Jennifer in Macedonia                                                                        August 30, 2019


Skopje UMC with the balcony restored and the walls whitewashed

Some time later Joash decided to restore the temple of the Lord. ~ 2 Chronicles 24:4

I never thought I would see the balcony open in our church in Skopje. For as long as I can remember, the balcony has been walled off by huge panels of Styrofoam as you can see in the picture below. It was that way when I first arrived in 2004, back when the Republic of Macedonia was often referred to as “the former Yugoslav Republic of Macedonia” or FYROM for short. I asked Valentina,the pastor’s wife, how long the Styrofoam wall hadbeen there, and she said, “As long as I have beenhere! So, at least since 1983.” I learned that the balcony was closed in an effort to conserve energy during a time of shrinking attendance and rising oil prices. Eventually, a private boiler was installed in the basement and for several years someone would come very early on Sunday mornings to turn on the boiler and heat the sanctuary for the morning service. Space heaters were used for Wednesday night Bible classes and to heat the office.

During the spring of 2017, the church board began actively repairing and upgrading things around the church. They tore down the crumbling storage unit outside and paved a covered area to create three parking spaces. They painted the fence and installed two new gates. They even purchased two industrial sized heater/air-conditioning units so we could have air-conditioning in the sanctuary for the first time ever!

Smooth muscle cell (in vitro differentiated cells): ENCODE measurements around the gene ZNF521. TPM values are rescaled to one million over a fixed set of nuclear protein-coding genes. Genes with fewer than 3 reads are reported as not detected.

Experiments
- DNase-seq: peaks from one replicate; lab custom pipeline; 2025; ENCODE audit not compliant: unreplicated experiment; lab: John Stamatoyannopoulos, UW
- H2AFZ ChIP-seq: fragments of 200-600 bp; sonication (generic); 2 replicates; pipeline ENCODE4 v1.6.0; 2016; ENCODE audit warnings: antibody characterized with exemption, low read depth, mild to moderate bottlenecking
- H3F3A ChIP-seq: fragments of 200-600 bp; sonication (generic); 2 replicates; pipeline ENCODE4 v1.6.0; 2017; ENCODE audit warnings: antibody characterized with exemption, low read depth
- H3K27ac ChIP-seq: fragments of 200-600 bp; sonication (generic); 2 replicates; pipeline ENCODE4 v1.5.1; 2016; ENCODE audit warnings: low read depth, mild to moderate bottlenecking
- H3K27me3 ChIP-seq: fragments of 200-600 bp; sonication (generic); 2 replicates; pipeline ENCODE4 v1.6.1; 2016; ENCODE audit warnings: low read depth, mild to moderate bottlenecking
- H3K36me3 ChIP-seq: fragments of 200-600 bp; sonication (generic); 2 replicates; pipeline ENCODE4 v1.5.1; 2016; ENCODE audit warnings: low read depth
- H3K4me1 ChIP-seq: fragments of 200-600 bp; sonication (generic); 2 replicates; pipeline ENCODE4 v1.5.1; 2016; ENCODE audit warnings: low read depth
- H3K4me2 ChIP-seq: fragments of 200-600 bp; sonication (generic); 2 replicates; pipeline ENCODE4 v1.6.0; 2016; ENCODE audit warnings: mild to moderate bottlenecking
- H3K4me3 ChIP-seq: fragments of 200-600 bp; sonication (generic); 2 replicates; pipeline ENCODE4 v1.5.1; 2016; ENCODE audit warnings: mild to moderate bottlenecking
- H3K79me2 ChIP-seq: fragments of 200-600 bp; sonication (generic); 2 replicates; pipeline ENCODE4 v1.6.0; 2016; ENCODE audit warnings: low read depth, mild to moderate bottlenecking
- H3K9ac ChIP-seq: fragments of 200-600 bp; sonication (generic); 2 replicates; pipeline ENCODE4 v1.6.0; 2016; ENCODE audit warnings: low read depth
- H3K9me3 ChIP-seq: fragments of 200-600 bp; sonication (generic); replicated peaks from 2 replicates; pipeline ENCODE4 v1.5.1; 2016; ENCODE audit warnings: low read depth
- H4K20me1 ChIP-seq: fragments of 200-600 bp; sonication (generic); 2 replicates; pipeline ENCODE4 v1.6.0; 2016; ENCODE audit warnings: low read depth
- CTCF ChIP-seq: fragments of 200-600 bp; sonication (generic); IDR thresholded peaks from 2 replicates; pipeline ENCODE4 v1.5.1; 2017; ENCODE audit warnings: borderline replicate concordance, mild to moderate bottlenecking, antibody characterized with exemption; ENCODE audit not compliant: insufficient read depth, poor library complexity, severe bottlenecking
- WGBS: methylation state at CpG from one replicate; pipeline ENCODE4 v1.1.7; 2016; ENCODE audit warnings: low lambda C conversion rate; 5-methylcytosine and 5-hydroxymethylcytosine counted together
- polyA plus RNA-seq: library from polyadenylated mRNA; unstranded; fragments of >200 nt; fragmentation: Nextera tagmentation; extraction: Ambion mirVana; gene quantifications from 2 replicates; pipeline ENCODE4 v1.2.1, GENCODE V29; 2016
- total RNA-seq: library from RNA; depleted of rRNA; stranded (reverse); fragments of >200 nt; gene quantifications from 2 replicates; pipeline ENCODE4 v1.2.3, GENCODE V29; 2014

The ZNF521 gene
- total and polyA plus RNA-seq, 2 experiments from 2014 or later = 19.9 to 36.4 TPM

As winter approached, I heard whispers of an interest in connecting the church up to the state heating system so the church would be heated all week long, not just on Sunday mornings. Readjusting to the cold of winter after living in Cambodia had not been easy for me and I remember sitting in an unusually cold service in November and praying, “Dear Lord, please help them decide to connect to the state heating system.”


The board did decide to hook the church up to the state heating system, but then the unthinkable happened; the pipes burst! The following Sunday, I was even colder as now we were using space heaters to heat the sanctuary. All I could think was, this is what you get for trying to put new wine into old wineskins, or new hot water into old radiator pipes!

Unfortunately, a few projects such as upgrading the windows and increasing the insulation of the building had to be postponed in order to cover repairs to the pipes. Even so, the church has been able to replace the lights on the ceiling, open up the balcony, and whitewash the entire sanctuary. Now the sanctuary is pristine, well lit, warm in the winter, and cool in the summer. And the Styrofoam wall, which had witnessed Yugoslavia, FYROM, the Republic of Macedonia and now the Republic of North Macedonia, has finally come down!

The church feels so much lighter, brighter and full of hope with all the new changes. The other day, I was reflecting on the importance of taking care of our church buildings and I came to the conclusion that when people see a congregation that cares for its property, they can believe that the congregation will care for them too. That is my prayer for our church and yours, that people would see us as congregations that care.

In Him,


With Gains come Losses

All the new and wonderful things happening in the Skopje church cannot make up for the loss we feel in saying goodbye to our intern- pastor, Dejan Vasilev. Dejan is in the ordination process and had a three-year, ten- month practicum in Skopje under our local pastor, Lazo Tancev. His presence and contributions to our congregation will be sorely missed.

However, we are very happy for him and for the congregation in Murtino. Dejan was installed as the head pastor of the church in Murtino on Sunday, August 4th. Please pray for him and his wife, Reveka as they step into this new role.

Superintendent, Marjan Dimov (left), Dejan Vasilev (center), and retired pastor Slave Azmanov (right)